Police spoil Theos party

first_imgLast night MP Theo Theophanous remained under investigation despite the dismissal of the rape case against him. Mr Theophanous will not stand trial on the charge of raping a woman in his Parliament office on a September night in 1998. In the committal hearing that was held in the Melbourne Magistrates Court, Friday’s decision rendered by Magistrate Peter Reardon was welcomed with feelings of elation by the embattled MP. “There’s no bigger test of a family than what we’ve gone through and I’m so proud of my family and of my wife and the way in which they handled themselves, the way in which they supported me through what has been a nightmare,” said an emotional Mr Theophanous to Neos Kosmos English Edition (NKEE).“I’m so pleased that the judge saw through what the evidence showed, was a complete fabrication.” He went on to suggest bias and racial stereotyping were part of the motivation for the prosecuting policeman; “I don’t know if the Greek community noticed, but the policeman who was prosecuting, did it with such a bias and such zeal – at one point he was asked about an email that he sent to the woman [accusing me] and he wrote ‘this person will be a problem for us as a witness’.” Mr Theophanous went on to say “It is completely inappropriate for him to say ‘this person is going to be a bit of a problem’ and then he added he’s a typical Greek’.” Mr Theophanous added, “When asked by my lawyer Robert Richter what he meant by saying ‘typical Greek male’ his response was “Well, you know, I’ve got lots of Greek friends and arrogant is what a typical Greek is and they would agree with that’.” An angry Mr Theophanous underscored “this is the kind of stereotyping we still have in this State, unfortunately.” On Friday afternoon Mr Theophanous said to NKEE, that he was “Very happy and the family is very happy and we’re very pleased to be past it.”Mr Theophanous did not wish to speculate about his future plans regarding his political career as he highlighted the need to take some time during the weekend to “think things through.” News of his formal discharge were also met with satisfaction by longtime friends of Mr Theophanous. The director of the Hellenic Museum, Vicky Yiannoulatos, a former advisor of Mr Theophanous said to NKEE; “I think it’s fantastic news for Theo, his family and his friends who have supported him because I think justice has been served.”In the lead up to the closing of the submissions by the defence and the prosecution, Mr Theophanous’ attorney slammed the conduct of the investigation by the leading police detective. Robert Richter, QC, in his closing submission on Thursday said “[…]this investigation and prosecution does a great disservice to all victims of rape and there are many, many real victims of rape.” “Mr Smith’s investigation in my submission gives a bad name to dedicated and hard working sexual offence investigators,” Mr Richter said referring to the chief investigator in the case against the embattled MP Mr Theophanous who was accused by a woman that he raped her in his Parliament office more than 10 years ago. His defence lawyer argued that the police had helped the alleged victim modify her testimony several times in order to mirror the evidence that became available during the investigation. “I would put to you that your investigation was a complete disgrace,” Mr Richter said to Detective Sergeant Doug Smith while questioning him on the stand. “I wouldn’t say that,” replied Sergeant Smith. During his testimony the detective claimed that friends of the alleged victim who disputed her claims were not reliable witnesses. Senior Constable Karla Dennis would not confirm whether the new probe was into alleged interference with witnesses but she said it was separate from another inquiry. That inquiry, began at Mr Theophanous’ request in March, is into whether the rape allegation was part of a conspiracy against the former Victorian minister.Mr Theophanous denied interfering with witnesses and said it was his accuser who had tried to “contact, coerce or coach at least six witnesses”. In a statement, he said that no issue in relation to alleged interference was raised during the committal hearing. Facebook Twitter: @NeosKosmos Instagramlast_img read more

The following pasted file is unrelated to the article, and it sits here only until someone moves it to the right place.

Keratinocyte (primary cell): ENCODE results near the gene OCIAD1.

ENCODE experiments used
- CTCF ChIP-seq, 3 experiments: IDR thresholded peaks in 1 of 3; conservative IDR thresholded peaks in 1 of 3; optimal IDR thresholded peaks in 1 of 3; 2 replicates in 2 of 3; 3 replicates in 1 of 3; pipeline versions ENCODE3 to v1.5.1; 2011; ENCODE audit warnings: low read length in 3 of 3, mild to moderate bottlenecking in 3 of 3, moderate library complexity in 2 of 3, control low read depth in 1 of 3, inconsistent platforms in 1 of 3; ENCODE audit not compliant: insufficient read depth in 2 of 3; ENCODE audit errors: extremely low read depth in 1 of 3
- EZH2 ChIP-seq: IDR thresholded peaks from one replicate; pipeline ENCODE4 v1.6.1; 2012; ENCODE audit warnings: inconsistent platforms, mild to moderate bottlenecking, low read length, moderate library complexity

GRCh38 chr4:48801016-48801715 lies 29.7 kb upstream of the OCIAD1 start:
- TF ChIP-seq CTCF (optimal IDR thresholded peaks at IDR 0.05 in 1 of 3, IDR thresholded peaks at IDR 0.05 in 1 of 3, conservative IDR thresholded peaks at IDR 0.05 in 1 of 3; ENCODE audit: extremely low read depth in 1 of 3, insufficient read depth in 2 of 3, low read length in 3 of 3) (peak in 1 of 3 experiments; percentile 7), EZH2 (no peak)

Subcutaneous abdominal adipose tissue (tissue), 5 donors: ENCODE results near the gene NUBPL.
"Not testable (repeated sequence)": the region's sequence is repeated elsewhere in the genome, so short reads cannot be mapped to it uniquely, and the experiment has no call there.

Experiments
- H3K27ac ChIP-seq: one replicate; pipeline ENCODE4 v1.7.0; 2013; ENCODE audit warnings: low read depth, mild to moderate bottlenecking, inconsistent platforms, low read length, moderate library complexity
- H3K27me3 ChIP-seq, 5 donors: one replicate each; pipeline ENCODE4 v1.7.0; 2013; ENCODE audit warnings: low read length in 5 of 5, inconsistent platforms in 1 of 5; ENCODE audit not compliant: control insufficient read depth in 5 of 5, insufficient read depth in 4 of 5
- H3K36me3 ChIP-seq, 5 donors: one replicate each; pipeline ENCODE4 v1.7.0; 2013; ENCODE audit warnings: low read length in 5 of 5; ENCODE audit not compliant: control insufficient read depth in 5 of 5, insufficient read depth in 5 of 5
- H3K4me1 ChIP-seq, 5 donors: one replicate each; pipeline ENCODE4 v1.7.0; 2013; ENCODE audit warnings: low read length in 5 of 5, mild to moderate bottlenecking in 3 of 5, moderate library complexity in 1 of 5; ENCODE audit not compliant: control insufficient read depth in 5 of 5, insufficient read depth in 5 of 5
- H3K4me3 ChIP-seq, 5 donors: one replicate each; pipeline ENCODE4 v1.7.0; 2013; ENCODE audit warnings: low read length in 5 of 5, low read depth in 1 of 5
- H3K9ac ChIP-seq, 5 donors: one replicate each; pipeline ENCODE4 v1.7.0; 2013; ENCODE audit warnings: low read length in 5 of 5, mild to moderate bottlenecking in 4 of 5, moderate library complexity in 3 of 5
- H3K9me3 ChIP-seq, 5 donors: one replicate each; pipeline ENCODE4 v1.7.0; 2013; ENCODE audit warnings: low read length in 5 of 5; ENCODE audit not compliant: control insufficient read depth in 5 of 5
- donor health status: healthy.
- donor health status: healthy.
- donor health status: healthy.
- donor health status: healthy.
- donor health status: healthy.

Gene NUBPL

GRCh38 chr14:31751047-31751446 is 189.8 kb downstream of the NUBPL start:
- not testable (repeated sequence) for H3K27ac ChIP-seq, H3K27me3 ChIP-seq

AK Hammertime in Haines

first_imgYou may have heard NPR’s Morning Edition running their “Unsung Museums” special this summer. Well it turns out Alaska has its fair share of them, including the hammer museum in Haines. It’s a place where hammers are revered, and boast stories both heartfelt and weird. The Hammer Museum has been open for more than a dozen years, providing a public display not to be matched. Listen nowA 19-foot hammer guards the outside of the Hammer Museum in Haines. The museum features 2,000 hammers on display and sees about 5,000 visitors each summer. (Photo by Jillian Rogers, KHNS – Haines)Dave Pahl is the founder of the Hammer Museum.“You know, it easily could have been saws,” Pahl said. “In fact, we won’t even go there because I’ve got a big saw thing going on, too.”Pahl said he didn’t ‘have a clue’ that a tourist attraction would be the end game to his hammer collection, which he started decades ago. The museum features 2,000 hammers on display. And that’s not even all of them.“I think the combination of the variety, the collectability – I had hammers for my own use before I even had any thought of collecting – and then the history, really, wrapped it all up,” Pahl said. “It seems like there’s a lot more history in a hammer, there’s a lot of history in saws, too, but the hammer was man’s first tool. It’s the king of tools, that’s what they say.”The museum, nestled in a cozy spot just off Main Street and guarded by a 19-foot replica hammer, opened in 2002. It became a nonprofit a couple of years later. Since then, Hammer Museum t-shirts and trinkets emblazoned with cheeky sayings like ‘Nailed it’ and “I got hammered at the Hammer Museum” fly off the shelves in the summer months. On a busy Wednesday, cruise ship passengers crowd into the small space and marvel at the collection.And of course, MC Hammer is playing in the background.To enhance the atmosphere on Wednesdays, the museum busiest day of the week, they play hammer-related songs and MC Hammer – There aren’t a ton of hammer songs, but MC Hammer released at least eight albums.Gloria and Mark Olson are perusing the collection. They’re cruise ship passengers from Battleground, Washington.MARK: “I love it!”GLORIA: “He said ‘I’m going to take hundreds of pictures in here.”MARK: “My first thought is ‘How can there be so many different types of hammers?’”Ashleigh Reed is the museum’s director. She said people step through the door and usually their first word is ‘Wow!’ But, there are those few … A cruise ship guest snaps photos of the extensive hammer collection at the Hammer Museum in Haines on Wednesday, Aug. 10, 2016. Wednesdays are the museum’s busiest day. (Photo by Jillian Rogers, KHNS – Haines)“There are definitely people that are like ‘oh, I came to look for this hammer very specifically’ and we may or may not have it out on display, but that doesn’t mean it’s not hanging around,” Reed said.Most of the specimens belong to Dave Pahl, but some have been donated from around the world. There are medical autopsy hammers, carpenters’ hammers of course, tiny hammers for making jewelry, giant hammers designed to avoid the dreaded finger whack, and …“Well, we do have murder hammers, and this is one of these hammers that’s been documented in the visitor’s guide of what we have,” Reed said as she showed off the displays.She shows off the ancient Tlingit Warrior Pick, also known as the ‘Slave Killer.” It’s a stone hammer hundreds of years old that Pahl happened to unearth while digging the building’s basement years ago. He took it as a sign that he was on the right track, and the artifact is now displayed prominently. On average, the hammer heaven sees about 5,000 visitors each summer. Between admission sales – it’s five bucks to get in – t-shirt profits, and grants, the museum makes enough to keep Reed employed for about half the year. The quirky venue pretty much markets itself, but a January spot on the quiz show Jeopardy! definitely helped boost the museum, and the town.The Hammer Museum in Haines was featured on the quiz show Jeopardy in January. (Photo courtesy Hammer Museum)In the category ‘Offbeat Museums’ The $200 clue was “Haines, Alaska’s museum of this tool features exhibits on handle making and ‘5 ways not hit your fingers.’” The guy who buzzed in got it wrong, he said knife. But folks in Haines were bursting with pride after their 15 minutes of fame.“But man, that photo of the screen from Jeopardy got, like, 22,000 hits. It got shared and reposted, so there was definite interest, for sure, for sure,” Reed said. “It was pretty fun.”Haines has the only museum dedicated to hammers in the United State. A quick Google search reveals that there are other exhibits around the nation that offer displays of tools, but nothing touches the Hammer Museum here.last_img read more